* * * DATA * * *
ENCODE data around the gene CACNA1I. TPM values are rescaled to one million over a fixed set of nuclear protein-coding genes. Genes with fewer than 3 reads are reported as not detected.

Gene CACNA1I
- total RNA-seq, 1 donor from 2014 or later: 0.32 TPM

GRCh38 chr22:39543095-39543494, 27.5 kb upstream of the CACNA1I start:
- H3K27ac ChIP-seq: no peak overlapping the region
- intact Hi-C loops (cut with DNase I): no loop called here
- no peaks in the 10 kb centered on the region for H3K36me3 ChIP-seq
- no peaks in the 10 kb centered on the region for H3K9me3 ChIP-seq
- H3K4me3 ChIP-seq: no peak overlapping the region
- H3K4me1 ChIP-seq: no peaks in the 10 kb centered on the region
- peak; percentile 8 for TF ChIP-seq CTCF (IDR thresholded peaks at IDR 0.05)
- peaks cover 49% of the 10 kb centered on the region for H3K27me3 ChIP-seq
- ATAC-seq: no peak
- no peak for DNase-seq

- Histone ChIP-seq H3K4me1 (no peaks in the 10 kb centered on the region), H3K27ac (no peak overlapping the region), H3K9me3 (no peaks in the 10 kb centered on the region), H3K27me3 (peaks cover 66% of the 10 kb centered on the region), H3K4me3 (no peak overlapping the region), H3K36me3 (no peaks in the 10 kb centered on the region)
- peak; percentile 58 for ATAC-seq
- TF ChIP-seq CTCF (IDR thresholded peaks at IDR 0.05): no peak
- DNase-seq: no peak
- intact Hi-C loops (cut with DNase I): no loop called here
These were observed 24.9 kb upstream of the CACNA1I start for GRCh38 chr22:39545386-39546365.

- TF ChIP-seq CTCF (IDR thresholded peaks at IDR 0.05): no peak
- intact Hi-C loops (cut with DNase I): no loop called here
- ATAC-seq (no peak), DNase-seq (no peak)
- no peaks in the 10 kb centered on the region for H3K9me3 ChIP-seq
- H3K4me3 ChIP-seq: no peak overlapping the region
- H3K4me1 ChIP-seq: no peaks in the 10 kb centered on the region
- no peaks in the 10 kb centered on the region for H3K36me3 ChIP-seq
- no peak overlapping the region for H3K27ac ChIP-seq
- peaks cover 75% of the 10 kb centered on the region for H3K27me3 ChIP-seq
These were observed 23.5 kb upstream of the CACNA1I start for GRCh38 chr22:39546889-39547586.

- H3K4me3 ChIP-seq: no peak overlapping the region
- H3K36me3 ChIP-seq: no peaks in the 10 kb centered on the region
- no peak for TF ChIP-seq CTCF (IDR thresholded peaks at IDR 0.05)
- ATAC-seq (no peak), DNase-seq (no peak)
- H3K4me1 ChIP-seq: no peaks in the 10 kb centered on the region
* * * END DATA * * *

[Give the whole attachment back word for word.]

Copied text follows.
ENCODE data around the gene CACNA1I. TPM values are rescaled to one million over a fixed set of nuclear protein-coding genes. Genes with fewer than 3 reads are reported as not detected.

Gene CACNA1I
- total RNA-seq, 1 donor from 2014 or later: 0.32 TPM

GRCh38 chr22:39543095-39543494, 27.5 kb upstream of the CACNA1I start:
- H3K27ac ChIP-seq: no peak overlapping the region
- intact Hi-C loops (cut with DNase I): no loop called here
- no peaks in the 10 kb centered on the region for H3K36me3 ChIP-seq
- no peaks in the 10 kb centered on the region for H3K9me3 ChIP-seq
- H3K4me3 ChIP-seq: no peak overlapping the region
- H3K4me1 ChIP-seq: no peaks in the 10 kb centered on the region
- peak; percentile 8 for TF ChIP-seq CTCF (IDR thresholded peaks at IDR 0.05)
- peaks cover 49% of the 10 kb centered on the region for H3K27me3 ChIP-seq
- ATAC-seq: no peak
- no peak for DNase-seq

- Histone ChIP-seq H3K4me1 (no peaks in the 10 kb centered on the region), H3K27ac (no peak overlapping the region), H3K9me3 (no peaks in the 10 kb centered on the region), H3K27me3 (peaks cover 66% of the 10 kb centered on the region), H3K4me3 (no peak overlapping the region), H3K36me3 (no peaks in the 10 kb centered on the region)
- peak; percentile 58 for ATAC-seq
- TF ChIP-seq CTCF (IDR thresholded peaks at IDR 0.05): no peak
- DNase-seq: no peak
- intact Hi-C loops (cut with DNase I): no loop called here
These were observed 24.9 kb upstream of the CACNA1I start for GRCh38 chr22:39545386-39546365.

- TF ChIP-seq CTCF (IDR thresholded peaks at IDR 0.05): no peak
- intact Hi-C loops (cut with DNase I): no loop called here
- ATAC-seq (no peak), DNase-seq (no peak)
- no peaks in the 10 kb centered on the region for H3K9me3 ChIP-seq
- H3K4me3 ChIP-seq: no peak overlapping the region
- H3K4me1 ChIP-seq: no peaks in the 10 kb centered on the region
- no peaks in the 10 kb centered on the region for H3K36me3 ChIP-seq
- no peak overlapping the region for H3K27ac ChIP-seq
- peaks cover 75% of the 10 kb centered on the region for H3K27me3 ChIP-seq
These were observed 23.5 kb upstream of the CACNA1I start for GRCh38 chr22:39546889-39547586.

- H3K4me3 ChIP-seq: no peak overlapping the region
- H3K36me3 ChIP-seq: no peaks in the 10 kb centered on the region
- no peak for TF ChIP-seq CTCF (IDR thresholded peaks at IDR 0.05)
- ATAC-seq (no peak), DNase-seq (no peak)
- H3K4me1 ChIP-seq: no peaks in the 10 kb centered on the region